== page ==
Here is my simple cutout design. You will have to measure your batteries and wheels, then adapt the design accordingly. You may have to remove part of the side to allow the servo horn (arm) to move freely.

Step 3: Solder Your Electronics

Picture of Solder Your Electronics

Here is my hacked 360 servo! If your are interested I am just using it as a dc motor by taking off the back, pulling off the three wires, putting the screws back in (with a little hot glue to keep the gearbox together), and soldering wires directly to the motor ONLY.

Dc Motors will need soldered. Be careful to not pull off the tabs! Hot glue helps.

You can either solder your Ultrasonic Sensor or try using Female Jumper Cables.

You will need enough wire to connect the soldered component to the breadboard.

Here is a good tutorial if you have not soldered before. Be careful! Try to avoid soldering the ultrasonic sensors by using female jumper cables.



Step 4: Mount Your Electronics Then Wire Away!

Picture of Mount Your Electronics Then Wire Away!

Mounting is one of the hardest parts.

SERVOS: Be sure to set your servos to the closed or opened position via Arduino, then attach your servo horn (arm) accordingly. This sketch may help. Remember, not all servos go to 0 or 180! The 313WP servos only go from 20 to 160 degrees. Once set accordingly, hot-glue your rod to the servo horn (arm). Then carefully glue the servo to the moving section, and the rod to the stable section. Give enough room for the sections to open and close without hitting each other. Leave a little room for wires.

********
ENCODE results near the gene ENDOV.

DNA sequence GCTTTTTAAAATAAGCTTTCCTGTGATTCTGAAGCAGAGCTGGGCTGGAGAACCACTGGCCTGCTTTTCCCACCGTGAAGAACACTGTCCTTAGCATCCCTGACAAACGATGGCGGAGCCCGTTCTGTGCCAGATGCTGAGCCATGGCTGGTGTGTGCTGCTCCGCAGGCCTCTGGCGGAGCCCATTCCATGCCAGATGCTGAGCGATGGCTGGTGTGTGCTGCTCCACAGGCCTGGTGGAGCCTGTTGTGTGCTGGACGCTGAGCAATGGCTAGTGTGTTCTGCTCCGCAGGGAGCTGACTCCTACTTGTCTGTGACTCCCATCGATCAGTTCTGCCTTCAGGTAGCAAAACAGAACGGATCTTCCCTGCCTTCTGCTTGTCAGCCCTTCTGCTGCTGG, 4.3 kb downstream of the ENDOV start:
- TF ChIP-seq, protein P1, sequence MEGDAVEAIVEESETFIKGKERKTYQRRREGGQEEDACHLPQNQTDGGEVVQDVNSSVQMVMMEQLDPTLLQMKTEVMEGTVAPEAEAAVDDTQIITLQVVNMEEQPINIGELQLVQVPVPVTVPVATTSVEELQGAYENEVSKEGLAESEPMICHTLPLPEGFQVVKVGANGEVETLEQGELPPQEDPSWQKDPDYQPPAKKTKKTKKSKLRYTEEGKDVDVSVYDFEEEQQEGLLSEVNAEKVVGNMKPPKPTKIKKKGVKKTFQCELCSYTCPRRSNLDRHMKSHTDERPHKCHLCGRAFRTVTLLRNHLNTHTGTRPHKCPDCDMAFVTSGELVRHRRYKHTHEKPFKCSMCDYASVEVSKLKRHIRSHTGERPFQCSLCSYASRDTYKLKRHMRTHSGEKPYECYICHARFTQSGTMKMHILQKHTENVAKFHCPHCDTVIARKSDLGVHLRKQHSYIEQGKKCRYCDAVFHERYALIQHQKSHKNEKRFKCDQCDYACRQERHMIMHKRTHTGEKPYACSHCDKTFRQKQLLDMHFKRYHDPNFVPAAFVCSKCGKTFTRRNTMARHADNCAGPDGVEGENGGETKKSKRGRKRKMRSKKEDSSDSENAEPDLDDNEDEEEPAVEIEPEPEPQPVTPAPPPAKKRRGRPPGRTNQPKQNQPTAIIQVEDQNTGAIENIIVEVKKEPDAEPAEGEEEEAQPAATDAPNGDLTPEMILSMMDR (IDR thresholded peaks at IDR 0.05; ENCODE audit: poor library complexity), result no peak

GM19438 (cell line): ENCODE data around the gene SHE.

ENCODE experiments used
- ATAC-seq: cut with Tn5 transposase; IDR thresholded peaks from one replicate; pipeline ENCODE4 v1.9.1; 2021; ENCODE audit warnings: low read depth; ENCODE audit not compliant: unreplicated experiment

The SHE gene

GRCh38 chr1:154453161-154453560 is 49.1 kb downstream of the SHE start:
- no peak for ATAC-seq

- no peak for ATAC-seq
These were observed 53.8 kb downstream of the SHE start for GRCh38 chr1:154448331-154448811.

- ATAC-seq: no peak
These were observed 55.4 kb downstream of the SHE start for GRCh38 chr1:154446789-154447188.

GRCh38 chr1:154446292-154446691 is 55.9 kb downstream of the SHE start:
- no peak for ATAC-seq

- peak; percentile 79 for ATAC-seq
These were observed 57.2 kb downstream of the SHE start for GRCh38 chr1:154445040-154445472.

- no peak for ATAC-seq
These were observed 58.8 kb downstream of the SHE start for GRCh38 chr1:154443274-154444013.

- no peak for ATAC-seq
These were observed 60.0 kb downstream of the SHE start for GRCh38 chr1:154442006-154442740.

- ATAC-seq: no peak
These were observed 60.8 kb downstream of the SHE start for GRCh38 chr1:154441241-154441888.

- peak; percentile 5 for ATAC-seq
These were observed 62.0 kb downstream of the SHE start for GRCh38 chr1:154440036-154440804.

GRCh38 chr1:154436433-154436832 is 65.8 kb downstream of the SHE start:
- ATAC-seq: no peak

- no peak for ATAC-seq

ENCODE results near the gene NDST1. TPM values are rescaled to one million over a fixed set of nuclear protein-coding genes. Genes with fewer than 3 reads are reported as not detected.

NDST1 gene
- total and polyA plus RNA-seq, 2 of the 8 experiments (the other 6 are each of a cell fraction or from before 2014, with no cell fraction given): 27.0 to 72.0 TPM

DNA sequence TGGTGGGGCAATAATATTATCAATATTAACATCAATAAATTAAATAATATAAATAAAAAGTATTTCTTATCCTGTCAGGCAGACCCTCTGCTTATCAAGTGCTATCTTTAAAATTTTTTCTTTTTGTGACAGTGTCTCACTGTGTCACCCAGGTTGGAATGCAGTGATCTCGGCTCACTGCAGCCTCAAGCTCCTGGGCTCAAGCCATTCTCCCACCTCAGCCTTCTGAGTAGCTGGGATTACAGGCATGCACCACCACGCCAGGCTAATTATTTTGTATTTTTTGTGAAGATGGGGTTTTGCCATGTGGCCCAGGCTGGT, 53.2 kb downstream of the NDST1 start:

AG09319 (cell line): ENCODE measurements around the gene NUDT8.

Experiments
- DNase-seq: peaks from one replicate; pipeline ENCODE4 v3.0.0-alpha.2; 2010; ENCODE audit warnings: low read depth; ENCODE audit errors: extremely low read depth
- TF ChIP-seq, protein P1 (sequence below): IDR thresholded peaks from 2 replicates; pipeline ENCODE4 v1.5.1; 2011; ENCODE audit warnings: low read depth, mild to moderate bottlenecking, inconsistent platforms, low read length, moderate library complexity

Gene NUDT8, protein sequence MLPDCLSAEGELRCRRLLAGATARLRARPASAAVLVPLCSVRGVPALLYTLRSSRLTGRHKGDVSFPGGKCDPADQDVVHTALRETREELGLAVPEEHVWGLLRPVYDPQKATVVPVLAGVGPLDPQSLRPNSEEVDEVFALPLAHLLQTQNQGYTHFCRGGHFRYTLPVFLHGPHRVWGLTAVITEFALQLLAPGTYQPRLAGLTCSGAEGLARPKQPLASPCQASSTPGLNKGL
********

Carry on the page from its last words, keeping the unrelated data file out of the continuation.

Batteries: I put mine on either side of the fixed drive wheels.

Arduino: I put mine on top of one of the batteries.

Ultrasonic Sensor: I only used one on the front next to the wheel. It can really go anywhere, and more than one can be used. Just adjust your program accordingly!

Mount a breadboard by each folding tire, and 1-2 in the middle. This is where the tilt sensors will go.

Wheels: You can see where I put mine. If they don't touch the ground, then use sugru to extend the wheels! (It is the yellow, white, and black stuff on my fixed wheels.)

Be sure to use enough hot glue! Oh, and don't burn yourself like I did XD


Wiring is easy but time-consuming.

You will need to leave extra wire to prevent the connections from coming undone when the robot unfolds (wire with it unfolded and leave a little extra wire). Start by connecting the ground of the extra battery to the Arduino's, and the outputs of the Arduino to the fixed breadboard. Wire accordingly from there. The ultrasonic sensor uses the Arduino's 5v pin. To use the tilt sensor just add one of your servo's or dc motor's wire to one end, and then connect the other end to the correct wire. When the ball is down the current will go through. Play with it so it only allows current to go through when the side is unfolded.